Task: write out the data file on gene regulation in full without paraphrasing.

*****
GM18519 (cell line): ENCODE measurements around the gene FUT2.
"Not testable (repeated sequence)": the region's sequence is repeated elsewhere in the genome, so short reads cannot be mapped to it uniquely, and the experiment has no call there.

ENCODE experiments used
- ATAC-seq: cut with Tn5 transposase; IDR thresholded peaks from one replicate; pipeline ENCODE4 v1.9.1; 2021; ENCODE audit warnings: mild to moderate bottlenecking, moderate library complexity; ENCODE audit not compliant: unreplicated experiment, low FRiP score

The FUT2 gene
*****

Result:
GM18519 (cell line): ENCODE measurements around the gene FUT2.
"Not testable (repeated sequence)": the region's sequence is repeated elsewhere in the genome, so short reads cannot be mapped to it uniquely, and the experiment has no call there.

ENCODE experiments used
- ATAC-seq: cut with Tn5 transposase; IDR thresholded peaks from one replicate; pipeline ENCODE4 v1.9.1; 2021; ENCODE audit warnings: mild to moderate bottlenecking, moderate library complexity; ENCODE audit not compliant: unreplicated experiment, low FRiP score

The FUT2 gene